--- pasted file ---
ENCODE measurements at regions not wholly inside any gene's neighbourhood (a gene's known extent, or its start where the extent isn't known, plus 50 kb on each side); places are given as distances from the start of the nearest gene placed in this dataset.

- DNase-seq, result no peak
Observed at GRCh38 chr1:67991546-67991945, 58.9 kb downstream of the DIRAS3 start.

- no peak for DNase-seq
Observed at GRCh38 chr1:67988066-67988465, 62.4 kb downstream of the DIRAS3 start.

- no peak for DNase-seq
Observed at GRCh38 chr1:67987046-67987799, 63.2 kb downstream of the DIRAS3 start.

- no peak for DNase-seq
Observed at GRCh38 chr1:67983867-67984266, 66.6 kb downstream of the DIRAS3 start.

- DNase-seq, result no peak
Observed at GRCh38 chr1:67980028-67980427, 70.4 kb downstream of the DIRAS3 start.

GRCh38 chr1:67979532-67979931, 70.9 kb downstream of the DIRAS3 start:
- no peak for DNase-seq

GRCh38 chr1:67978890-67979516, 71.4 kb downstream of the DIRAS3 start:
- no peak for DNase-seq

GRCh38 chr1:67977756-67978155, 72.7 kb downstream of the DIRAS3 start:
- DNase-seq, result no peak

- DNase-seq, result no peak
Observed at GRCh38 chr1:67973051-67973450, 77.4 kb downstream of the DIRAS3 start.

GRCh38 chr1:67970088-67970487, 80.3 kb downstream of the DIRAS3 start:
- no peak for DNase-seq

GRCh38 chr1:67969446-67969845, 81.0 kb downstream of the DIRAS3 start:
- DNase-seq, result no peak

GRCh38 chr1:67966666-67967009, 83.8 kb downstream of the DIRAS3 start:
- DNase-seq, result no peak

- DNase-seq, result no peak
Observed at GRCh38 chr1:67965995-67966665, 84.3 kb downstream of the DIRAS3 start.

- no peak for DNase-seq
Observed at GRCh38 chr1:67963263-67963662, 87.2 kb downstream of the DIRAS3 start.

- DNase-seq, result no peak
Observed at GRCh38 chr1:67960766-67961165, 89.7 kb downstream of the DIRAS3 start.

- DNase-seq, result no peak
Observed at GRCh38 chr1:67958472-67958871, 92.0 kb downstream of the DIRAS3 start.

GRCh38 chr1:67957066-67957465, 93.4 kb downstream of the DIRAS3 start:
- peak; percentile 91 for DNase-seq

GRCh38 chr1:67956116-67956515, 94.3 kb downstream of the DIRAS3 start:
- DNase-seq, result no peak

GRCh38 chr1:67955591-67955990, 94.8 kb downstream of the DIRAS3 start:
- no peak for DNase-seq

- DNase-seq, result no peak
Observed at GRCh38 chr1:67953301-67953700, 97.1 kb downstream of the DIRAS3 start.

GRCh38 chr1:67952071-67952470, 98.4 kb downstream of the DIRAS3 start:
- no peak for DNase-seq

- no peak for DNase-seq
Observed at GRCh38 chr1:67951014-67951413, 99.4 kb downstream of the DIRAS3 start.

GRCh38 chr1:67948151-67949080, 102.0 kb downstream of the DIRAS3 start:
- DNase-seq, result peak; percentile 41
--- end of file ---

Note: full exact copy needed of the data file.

ENCODE measurements at regions not wholly inside any gene's neighbourhood (a gene's known extent, or its start where the extent isn't known, plus 50 kb on each side); places are given as distances from the start of the nearest gene placed in this dataset.

- DNase-seq, result no peak
Observed at GRCh38 chr1:67991546-67991945, 58.9 kb downstream of the DIRAS3 start.

- no peak for DNase-seq
Observed at GRCh38 chr1:67988066-67988465, 62.4 kb downstream of the DIRAS3 start.

- no peak for DNase-seq
Observed at GRCh38 chr1:67987046-67987799, 63.2 kb downstream of the DIRAS3 start.

- no peak for DNase-seq
Observed at GRCh38 chr1:67983867-67984266, 66.6 kb downstream of the DIRAS3 start.

- DNase-seq, result no peak
Observed at GRCh38 chr1:67980028-67980427, 70.4 kb downstream of the DIRAS3 start.

GRCh38 chr1:67979532-67979931, 70.9 kb downstream of the DIRAS3 start:
- no peak for DNase-seq

GRCh38 chr1:67978890-67979516, 71.4 kb downstream of the DIRAS3 start:
- no peak for DNase-seq

GRCh38 chr1:67977756-67978155, 72.7 kb downstream of the DIRAS3 start:
- DNase-seq, result no peak

- DNase-seq, result no peak
Observed at GRCh38 chr1:67973051-67973450, 77.4 kb downstream of the DIRAS3 start.

GRCh38 chr1:67970088-67970487, 80.3 kb downstream of the DIRAS3 start:
- no peak for DNase-seq

GRCh38 chr1:67969446-67969845, 81.0 kb downstream of the DIRAS3 start:
- DNase-seq, result no peak

GRCh38 chr1:67966666-67967009, 83.8 kb downstream of the DIRAS3 start:
- DNase-seq, result no peak

- DNase-seq, result no peak
Observed at GRCh38 chr1:67965995-67966665, 84.3 kb downstream of the DIRAS3 start.

- no peak for DNase-seq
Observed at GRCh38 chr1:67963263-67963662, 87.2 kb downstream of the DIRAS3 start.

- DNase-seq, result no peak
Observed at GRCh38 chr1:67960766-67961165, 89.7 kb downstream of the DIRAS3 start.

- DNase-seq, result no peak
Observed at GRCh38 chr1:67958472-67958871, 92.0 kb downstream of the DIRAS3 start.

GRCh38 chr1:67957066-67957465, 93.4 kb downstream of the DIRAS3 start:
- peak; percentile 91 for DNase-seq

GRCh38 chr1:67956116-67956515, 94.3 kb downstream of the DIRAS3 start:
- DNase-seq, result no peak

GRCh38 chr1:67955591-67955990, 94.8 kb downstream of the DIRAS3 start:
- no peak for DNase-seq

- DNase-seq, result no peak
Observed at GRCh38 chr1:67953301-67953700, 97.1 kb downstream of the DIRAS3 start.

GRCh38 chr1:67952071-67952470, 98.4 kb downstream of the DIRAS3 start:
- no peak for DNase-seq

- no peak for DNase-seq
Observed at GRCh38 chr1:67951014-67951413, 99.4 kb downstream of the DIRAS3 start.

GRCh38 chr1:67948151-67949080, 102.0 kb downstream of the DIRAS3 start:
- DNase-seq, result peak; percentile 41